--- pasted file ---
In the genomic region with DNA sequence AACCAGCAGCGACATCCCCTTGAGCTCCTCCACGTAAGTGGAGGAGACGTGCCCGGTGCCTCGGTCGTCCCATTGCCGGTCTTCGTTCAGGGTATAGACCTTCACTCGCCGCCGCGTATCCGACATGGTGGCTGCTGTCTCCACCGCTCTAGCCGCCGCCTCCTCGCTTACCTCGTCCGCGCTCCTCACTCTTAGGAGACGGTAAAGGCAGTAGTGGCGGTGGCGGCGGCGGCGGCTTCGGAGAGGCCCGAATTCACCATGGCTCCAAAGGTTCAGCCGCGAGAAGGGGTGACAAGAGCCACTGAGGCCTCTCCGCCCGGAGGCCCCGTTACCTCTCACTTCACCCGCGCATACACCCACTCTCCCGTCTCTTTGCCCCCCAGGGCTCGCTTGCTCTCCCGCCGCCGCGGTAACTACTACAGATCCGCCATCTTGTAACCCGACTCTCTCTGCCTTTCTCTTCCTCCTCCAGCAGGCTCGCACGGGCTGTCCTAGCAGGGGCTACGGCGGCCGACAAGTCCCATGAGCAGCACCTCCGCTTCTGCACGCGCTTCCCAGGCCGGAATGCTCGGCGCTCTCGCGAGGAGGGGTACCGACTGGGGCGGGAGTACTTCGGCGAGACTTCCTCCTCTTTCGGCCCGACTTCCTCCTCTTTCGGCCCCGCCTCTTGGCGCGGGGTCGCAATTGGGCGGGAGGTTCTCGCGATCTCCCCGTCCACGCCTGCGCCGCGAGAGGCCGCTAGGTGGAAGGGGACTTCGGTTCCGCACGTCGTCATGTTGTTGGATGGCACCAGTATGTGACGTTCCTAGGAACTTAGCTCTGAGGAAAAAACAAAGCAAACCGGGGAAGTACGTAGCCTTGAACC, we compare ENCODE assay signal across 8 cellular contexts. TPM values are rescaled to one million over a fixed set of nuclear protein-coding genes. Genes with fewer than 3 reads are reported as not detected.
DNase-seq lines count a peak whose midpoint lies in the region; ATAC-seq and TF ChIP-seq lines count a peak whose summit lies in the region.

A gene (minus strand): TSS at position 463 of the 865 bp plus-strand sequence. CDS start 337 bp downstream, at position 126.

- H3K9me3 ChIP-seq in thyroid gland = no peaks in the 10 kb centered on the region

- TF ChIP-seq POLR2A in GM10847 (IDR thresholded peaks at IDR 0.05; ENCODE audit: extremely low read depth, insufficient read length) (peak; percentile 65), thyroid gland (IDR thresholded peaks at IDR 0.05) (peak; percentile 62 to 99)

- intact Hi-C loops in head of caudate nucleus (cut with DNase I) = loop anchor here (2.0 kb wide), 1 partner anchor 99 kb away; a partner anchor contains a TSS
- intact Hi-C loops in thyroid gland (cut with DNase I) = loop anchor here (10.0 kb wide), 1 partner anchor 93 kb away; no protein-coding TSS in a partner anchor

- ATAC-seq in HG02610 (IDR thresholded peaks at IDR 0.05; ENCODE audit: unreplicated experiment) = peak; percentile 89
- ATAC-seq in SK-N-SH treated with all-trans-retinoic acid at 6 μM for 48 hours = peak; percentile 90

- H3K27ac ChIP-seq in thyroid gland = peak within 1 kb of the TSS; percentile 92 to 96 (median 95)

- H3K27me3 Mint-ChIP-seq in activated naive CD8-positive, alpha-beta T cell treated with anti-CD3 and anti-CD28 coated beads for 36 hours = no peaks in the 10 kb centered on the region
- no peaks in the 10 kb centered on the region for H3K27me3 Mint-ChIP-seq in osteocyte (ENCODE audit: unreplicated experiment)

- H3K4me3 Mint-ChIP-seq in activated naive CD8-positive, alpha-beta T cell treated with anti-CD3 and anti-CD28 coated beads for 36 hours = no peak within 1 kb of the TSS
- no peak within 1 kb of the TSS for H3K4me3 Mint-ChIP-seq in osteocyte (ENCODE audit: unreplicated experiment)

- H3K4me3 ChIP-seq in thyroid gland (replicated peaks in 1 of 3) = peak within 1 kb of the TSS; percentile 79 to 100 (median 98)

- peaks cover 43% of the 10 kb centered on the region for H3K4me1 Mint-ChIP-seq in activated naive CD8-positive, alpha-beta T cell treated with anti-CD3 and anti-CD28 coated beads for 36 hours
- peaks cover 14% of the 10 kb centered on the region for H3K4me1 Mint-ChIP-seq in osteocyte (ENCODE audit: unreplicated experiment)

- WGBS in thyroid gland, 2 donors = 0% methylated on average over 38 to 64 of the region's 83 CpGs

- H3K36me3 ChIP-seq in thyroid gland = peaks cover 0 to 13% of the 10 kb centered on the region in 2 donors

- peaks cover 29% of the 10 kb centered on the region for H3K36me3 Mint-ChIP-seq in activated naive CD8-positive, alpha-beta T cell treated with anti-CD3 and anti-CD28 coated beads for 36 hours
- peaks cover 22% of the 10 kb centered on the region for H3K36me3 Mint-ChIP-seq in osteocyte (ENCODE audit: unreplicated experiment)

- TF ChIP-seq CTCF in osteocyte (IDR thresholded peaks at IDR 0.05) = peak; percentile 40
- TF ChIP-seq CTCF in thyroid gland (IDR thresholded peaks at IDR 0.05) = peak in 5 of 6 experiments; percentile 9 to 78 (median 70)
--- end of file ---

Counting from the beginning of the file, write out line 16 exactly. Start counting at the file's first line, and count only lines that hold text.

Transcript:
- peaks cover 43% of the 10 kb centered on the region for H3K4me1 Mint-ChIP-seq in activated naive CD8-positive, alpha-beta T cell treated with anti-CD3 and anti-CD28 coated beads for 36 hours